Recognizes and acts on opportunities to advance progress towards meeting goals.
When you look through the prism of your objectives, you will see every opportunity there is to capitalize on them. A discount that you can pass along on products to your customers that can result in an additional sale. An upcoming event that you can use to prompt your customers to purchase new or additional products or services. A recent award or achievement that will help build trust with customers. Think strategically and seize the opportunities - because they’re out there.
Establishes and works toward ambitious and challenging goals.
If you don’t set a tough goal, you’re certain never to reach it. Don’t be afraid of being aggressive or ambitious. Be bold, and be open with associates and customers in sharing your goal. Support can come from surprising places, and if you share your goals with others, you may find assistance in leads or ideas.
Develops and implements strategies to meet objectives.
What process will you put into play for success? The above is also a great strategy to meeting objectives. Assemble resources that can help you get to where you’re going, and always remember their support. At some point, you’ll have information that can help them in turn. Generosity is never wasted.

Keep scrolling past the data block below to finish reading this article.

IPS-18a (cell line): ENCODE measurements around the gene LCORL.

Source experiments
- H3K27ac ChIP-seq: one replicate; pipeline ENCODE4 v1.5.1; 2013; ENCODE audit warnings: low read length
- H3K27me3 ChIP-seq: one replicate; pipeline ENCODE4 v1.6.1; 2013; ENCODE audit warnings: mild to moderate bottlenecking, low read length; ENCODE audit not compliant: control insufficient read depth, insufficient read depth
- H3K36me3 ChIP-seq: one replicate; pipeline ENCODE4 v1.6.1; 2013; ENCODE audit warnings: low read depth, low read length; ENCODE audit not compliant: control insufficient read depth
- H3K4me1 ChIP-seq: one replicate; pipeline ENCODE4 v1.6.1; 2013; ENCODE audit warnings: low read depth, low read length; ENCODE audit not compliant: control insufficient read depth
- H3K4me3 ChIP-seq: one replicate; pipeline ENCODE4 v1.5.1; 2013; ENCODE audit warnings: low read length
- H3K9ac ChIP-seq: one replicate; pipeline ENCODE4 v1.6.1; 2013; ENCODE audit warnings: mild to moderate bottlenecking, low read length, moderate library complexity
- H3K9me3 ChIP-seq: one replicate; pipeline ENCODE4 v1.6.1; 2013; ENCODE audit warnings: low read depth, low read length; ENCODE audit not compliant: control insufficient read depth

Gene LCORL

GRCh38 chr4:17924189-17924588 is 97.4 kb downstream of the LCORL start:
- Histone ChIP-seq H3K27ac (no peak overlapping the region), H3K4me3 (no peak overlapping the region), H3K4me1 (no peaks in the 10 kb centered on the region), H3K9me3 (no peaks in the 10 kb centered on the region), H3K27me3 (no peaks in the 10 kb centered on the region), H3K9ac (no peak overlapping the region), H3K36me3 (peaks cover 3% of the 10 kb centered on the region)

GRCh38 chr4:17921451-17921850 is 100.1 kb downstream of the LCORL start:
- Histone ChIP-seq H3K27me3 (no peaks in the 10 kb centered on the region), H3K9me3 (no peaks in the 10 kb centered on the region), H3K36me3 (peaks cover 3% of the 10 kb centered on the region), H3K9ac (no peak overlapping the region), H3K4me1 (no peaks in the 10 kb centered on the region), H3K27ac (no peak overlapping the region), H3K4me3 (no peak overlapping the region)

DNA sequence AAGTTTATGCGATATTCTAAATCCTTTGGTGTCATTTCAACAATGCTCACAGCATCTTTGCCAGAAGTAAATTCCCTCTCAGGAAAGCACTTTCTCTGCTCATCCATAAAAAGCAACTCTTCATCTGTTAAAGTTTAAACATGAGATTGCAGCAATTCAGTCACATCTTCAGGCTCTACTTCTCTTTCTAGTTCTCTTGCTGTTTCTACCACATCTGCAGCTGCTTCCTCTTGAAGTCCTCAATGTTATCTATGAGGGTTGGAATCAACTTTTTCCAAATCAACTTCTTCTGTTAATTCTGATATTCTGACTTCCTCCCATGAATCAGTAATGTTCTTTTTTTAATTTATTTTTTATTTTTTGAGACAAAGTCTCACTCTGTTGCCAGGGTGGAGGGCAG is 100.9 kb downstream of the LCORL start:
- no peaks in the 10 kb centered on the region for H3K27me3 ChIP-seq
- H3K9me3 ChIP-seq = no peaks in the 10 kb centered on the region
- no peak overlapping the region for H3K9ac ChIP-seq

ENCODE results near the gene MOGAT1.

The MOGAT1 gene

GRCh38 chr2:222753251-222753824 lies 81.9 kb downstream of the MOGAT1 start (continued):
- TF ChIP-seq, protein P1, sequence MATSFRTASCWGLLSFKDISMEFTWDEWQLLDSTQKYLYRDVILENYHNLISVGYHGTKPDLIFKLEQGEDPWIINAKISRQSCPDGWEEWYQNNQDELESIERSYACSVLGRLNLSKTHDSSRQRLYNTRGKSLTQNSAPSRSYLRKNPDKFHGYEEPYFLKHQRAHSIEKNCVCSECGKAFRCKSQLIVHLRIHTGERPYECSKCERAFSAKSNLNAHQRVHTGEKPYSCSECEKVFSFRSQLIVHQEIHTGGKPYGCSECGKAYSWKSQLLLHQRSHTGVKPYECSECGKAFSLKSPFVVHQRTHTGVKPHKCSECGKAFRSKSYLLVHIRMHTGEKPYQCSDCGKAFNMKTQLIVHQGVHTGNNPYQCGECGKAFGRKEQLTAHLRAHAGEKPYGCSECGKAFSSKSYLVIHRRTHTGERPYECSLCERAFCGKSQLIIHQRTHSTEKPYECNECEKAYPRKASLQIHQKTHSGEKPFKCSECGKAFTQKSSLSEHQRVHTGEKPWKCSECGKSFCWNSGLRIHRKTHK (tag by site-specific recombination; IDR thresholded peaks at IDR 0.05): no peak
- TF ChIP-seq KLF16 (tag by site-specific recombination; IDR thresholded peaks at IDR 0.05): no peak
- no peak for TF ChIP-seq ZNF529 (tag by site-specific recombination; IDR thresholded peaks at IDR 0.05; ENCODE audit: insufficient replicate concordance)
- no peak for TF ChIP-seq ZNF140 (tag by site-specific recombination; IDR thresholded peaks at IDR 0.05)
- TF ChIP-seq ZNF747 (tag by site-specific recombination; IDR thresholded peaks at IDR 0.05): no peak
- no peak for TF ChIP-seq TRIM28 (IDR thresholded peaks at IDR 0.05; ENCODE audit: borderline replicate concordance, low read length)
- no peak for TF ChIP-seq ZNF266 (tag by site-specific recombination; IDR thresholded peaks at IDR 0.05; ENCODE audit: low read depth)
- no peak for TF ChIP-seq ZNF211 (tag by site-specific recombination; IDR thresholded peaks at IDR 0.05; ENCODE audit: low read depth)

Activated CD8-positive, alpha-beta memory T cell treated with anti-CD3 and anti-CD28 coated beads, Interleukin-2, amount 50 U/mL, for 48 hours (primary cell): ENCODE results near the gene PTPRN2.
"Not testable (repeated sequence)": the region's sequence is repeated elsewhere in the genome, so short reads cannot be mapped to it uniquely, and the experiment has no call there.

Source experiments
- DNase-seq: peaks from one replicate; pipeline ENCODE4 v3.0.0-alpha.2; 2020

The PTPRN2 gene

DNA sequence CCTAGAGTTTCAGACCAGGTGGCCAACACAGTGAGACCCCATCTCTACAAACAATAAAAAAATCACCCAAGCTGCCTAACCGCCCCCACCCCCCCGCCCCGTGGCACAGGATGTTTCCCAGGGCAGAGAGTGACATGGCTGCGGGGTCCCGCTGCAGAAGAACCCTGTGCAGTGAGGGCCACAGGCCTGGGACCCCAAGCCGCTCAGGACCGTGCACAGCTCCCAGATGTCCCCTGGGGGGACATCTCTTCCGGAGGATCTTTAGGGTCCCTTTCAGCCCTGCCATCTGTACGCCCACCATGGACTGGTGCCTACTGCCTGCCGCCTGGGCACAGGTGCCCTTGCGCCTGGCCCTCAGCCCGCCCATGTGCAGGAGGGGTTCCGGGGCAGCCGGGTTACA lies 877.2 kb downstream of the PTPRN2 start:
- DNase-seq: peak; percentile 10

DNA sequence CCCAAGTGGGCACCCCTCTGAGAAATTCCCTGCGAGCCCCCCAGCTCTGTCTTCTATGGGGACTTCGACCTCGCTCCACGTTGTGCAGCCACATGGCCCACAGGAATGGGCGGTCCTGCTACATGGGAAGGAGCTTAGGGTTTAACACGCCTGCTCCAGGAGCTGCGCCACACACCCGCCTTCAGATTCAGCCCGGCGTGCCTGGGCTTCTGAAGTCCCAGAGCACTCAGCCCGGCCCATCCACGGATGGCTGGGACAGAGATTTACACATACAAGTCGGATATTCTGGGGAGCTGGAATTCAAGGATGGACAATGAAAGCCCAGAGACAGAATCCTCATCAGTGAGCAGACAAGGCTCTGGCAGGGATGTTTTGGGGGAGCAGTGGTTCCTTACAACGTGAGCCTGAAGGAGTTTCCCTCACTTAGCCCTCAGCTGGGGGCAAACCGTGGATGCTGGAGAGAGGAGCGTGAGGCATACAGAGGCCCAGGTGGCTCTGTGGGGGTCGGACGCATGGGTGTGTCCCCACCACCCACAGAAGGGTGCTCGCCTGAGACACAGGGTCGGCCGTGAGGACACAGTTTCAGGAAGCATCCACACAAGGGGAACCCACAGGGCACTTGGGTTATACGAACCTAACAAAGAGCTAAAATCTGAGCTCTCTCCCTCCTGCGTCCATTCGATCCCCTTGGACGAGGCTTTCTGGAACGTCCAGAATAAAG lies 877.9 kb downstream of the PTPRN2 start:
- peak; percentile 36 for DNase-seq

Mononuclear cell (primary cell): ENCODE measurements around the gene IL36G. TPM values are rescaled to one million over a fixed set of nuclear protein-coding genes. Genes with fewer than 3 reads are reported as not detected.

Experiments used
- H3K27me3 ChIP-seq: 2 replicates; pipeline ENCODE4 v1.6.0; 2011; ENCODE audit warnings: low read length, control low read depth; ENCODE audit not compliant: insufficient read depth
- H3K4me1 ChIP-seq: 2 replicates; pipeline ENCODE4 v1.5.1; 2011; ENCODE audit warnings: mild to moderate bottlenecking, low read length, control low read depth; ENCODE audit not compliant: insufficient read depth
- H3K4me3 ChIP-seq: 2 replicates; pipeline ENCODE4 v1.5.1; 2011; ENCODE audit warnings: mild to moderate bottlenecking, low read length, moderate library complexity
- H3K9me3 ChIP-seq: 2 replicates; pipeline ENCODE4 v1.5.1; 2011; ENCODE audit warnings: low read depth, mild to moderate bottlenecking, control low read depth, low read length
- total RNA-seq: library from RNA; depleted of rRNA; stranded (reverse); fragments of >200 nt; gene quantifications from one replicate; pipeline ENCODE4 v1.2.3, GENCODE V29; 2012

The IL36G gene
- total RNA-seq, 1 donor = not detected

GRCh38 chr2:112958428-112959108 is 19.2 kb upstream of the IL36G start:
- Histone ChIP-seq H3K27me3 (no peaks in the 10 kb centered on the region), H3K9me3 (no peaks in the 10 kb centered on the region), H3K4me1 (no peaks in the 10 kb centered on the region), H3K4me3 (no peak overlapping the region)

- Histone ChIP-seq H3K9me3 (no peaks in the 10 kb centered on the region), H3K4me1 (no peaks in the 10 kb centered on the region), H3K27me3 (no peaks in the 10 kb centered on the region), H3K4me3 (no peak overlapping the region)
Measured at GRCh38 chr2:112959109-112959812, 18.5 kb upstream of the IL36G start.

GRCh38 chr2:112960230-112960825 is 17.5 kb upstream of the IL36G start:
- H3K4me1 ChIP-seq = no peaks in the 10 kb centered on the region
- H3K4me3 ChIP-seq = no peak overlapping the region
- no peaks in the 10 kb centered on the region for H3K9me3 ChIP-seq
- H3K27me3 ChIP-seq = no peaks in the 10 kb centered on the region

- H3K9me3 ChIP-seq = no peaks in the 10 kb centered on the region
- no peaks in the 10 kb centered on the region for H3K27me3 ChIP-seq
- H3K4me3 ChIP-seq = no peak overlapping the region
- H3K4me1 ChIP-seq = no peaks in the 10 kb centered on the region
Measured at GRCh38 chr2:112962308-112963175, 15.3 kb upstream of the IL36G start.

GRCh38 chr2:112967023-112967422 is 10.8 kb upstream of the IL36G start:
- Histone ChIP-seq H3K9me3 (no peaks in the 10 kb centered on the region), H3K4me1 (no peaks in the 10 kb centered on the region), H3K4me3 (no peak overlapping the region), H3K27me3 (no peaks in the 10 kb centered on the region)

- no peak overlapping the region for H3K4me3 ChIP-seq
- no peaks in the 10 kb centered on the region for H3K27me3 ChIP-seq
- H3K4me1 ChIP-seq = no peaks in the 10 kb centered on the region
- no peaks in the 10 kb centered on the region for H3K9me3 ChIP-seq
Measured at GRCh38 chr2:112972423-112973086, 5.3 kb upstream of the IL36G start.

Do your homework: information is strategy as it always gives you perspective in the market, knowledge about product, and a clear idea of possible obstacles and competition. Walking into a prospective client’s business armed with knowledge also helps you present yourself as an invaluable resource, ready to answer their questions and close the sale.
Measures effectiveness and performance to ensure results are attained.
If you’ve determined it will take you 3 months to achieve a goal, don’t wait for the tenth week to review how things are going. Check your progress early and often. What’s working? What’s not? How can you improve? The earlier you make adjustments, the more likely you are to reach your objectives, on time.